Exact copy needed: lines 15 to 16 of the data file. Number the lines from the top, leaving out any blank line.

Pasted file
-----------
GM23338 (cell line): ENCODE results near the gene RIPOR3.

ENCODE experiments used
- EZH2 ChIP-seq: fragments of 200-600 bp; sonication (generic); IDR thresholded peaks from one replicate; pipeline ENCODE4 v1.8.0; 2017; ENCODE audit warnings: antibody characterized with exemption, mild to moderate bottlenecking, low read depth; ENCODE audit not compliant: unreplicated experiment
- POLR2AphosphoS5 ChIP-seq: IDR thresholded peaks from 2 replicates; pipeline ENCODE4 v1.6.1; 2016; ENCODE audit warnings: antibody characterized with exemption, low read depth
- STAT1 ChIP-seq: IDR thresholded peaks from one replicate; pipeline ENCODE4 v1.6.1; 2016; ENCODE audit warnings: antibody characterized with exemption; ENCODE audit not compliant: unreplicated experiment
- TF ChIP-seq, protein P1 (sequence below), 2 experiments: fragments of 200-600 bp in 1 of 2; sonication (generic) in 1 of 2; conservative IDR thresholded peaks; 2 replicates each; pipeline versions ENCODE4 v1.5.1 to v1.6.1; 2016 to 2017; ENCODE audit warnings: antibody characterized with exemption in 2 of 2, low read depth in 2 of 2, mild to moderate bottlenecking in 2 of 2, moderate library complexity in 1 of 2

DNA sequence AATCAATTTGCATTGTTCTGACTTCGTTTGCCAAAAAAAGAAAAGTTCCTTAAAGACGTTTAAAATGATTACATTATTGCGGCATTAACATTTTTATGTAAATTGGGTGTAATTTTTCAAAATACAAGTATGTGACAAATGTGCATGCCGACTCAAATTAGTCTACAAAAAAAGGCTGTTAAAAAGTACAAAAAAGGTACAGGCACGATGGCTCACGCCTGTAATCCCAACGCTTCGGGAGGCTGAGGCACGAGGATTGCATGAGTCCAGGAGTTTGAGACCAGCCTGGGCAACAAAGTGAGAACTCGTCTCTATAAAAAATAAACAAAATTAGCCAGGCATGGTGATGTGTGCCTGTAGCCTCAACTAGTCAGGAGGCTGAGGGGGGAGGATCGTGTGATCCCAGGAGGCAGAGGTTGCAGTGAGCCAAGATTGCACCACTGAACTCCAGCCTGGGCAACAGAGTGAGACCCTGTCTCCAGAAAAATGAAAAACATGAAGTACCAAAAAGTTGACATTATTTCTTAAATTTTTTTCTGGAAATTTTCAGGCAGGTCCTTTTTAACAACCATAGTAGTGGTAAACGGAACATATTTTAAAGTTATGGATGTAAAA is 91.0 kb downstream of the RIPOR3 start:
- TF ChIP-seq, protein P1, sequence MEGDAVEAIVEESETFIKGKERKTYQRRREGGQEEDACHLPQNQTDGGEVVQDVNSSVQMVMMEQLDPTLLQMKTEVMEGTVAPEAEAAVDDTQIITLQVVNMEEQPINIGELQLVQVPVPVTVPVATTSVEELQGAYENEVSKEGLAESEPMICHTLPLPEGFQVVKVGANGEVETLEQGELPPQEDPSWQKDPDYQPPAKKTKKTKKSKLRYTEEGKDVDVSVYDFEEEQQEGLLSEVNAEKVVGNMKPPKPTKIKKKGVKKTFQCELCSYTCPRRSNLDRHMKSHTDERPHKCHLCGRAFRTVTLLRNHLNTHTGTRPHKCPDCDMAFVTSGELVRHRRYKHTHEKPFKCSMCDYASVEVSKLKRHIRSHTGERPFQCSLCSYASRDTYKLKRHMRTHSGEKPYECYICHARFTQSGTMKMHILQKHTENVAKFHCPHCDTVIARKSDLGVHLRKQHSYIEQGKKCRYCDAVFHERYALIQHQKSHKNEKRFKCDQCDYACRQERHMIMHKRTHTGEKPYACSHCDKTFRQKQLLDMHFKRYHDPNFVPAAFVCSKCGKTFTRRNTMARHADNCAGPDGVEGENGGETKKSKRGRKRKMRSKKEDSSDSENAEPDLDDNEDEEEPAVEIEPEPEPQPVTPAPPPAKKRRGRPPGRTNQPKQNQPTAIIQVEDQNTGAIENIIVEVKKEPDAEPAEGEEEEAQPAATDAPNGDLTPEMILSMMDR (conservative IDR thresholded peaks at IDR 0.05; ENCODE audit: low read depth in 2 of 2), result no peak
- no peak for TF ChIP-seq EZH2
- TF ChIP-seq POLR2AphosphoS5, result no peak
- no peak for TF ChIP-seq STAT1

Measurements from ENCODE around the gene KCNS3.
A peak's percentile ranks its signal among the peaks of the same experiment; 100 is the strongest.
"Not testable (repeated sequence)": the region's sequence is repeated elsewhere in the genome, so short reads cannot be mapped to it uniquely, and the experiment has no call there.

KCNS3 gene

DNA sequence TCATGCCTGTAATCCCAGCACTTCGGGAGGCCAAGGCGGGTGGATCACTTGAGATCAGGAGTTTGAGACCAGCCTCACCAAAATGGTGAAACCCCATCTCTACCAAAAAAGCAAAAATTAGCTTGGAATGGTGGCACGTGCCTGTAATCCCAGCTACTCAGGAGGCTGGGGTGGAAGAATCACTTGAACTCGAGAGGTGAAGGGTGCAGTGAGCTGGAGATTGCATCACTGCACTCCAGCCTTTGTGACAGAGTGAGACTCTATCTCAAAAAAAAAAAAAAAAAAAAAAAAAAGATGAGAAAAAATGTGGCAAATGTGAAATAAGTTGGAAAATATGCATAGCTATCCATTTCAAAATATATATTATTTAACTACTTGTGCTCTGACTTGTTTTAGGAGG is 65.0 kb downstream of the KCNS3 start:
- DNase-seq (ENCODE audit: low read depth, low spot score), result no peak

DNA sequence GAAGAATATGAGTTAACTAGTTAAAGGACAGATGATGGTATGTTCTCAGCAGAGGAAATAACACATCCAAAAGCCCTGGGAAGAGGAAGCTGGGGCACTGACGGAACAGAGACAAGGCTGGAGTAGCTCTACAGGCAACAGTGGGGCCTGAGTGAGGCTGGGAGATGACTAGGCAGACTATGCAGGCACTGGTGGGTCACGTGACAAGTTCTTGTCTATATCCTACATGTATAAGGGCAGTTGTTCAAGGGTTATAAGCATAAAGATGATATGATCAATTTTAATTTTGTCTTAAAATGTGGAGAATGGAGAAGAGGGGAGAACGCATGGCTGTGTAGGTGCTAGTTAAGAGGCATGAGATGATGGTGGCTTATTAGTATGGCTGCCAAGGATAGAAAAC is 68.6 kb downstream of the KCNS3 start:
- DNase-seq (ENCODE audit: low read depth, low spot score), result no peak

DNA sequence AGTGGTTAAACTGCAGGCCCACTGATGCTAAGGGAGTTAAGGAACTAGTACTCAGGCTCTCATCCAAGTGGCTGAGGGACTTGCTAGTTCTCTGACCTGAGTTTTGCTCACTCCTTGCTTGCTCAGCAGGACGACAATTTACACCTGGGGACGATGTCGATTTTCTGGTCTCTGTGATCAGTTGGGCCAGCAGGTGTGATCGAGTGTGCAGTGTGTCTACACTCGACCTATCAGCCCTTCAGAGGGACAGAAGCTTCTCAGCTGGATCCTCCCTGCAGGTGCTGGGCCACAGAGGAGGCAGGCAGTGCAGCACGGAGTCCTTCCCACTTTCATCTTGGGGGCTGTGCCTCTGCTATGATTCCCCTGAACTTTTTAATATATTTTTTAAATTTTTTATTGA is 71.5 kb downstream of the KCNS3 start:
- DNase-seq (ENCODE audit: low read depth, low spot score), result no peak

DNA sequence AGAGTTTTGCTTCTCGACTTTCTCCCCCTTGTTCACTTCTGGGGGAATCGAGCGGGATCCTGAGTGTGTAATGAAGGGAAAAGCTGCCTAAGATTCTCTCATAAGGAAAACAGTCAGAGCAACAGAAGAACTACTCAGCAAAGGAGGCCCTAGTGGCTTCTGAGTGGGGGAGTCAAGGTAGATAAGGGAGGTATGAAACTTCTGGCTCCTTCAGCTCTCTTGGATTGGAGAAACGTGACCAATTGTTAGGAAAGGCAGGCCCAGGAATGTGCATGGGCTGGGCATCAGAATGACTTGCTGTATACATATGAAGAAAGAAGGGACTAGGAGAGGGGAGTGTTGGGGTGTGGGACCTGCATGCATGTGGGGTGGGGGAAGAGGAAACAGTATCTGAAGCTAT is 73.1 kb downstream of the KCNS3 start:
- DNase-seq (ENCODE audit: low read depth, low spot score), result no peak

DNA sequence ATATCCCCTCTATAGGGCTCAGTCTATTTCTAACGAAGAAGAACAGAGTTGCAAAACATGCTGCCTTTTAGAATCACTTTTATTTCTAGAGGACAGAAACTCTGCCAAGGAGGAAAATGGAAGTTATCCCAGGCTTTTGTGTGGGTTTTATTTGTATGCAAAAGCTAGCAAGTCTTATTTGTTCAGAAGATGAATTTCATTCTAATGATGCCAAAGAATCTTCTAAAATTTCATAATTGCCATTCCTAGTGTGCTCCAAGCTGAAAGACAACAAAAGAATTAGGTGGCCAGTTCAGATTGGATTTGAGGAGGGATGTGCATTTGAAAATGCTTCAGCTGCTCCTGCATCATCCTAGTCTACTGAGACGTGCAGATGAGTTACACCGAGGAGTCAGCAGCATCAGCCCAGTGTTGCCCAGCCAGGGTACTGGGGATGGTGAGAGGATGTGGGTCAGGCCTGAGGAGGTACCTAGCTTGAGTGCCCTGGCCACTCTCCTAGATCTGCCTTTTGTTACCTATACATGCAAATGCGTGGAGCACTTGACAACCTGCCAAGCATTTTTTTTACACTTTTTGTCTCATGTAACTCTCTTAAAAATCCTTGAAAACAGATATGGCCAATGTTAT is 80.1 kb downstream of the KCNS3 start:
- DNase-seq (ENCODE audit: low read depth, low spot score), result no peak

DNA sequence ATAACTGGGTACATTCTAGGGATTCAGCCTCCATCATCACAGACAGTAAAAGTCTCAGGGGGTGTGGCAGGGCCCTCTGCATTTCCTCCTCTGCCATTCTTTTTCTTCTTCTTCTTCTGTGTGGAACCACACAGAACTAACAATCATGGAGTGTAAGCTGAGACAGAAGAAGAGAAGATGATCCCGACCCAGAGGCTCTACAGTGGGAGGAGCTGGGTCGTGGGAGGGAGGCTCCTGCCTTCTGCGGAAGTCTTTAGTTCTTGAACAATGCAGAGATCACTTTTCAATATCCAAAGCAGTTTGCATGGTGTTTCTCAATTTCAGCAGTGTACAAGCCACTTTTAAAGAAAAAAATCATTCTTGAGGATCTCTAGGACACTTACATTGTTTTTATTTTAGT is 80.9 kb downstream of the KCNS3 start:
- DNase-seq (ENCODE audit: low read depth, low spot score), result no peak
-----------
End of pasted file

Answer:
KCNS3 gene

DNA sequence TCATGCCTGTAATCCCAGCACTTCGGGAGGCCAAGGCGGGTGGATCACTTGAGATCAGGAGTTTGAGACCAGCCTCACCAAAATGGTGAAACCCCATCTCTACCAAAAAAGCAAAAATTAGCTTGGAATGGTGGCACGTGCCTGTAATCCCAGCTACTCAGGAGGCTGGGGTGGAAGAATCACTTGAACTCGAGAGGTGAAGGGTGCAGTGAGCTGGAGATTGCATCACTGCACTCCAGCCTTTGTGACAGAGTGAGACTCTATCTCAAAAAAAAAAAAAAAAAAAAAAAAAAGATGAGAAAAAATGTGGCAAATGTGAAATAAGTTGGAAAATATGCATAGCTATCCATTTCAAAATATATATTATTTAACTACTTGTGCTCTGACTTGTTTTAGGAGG is 65.0 kb downstream of the KCNS3 start: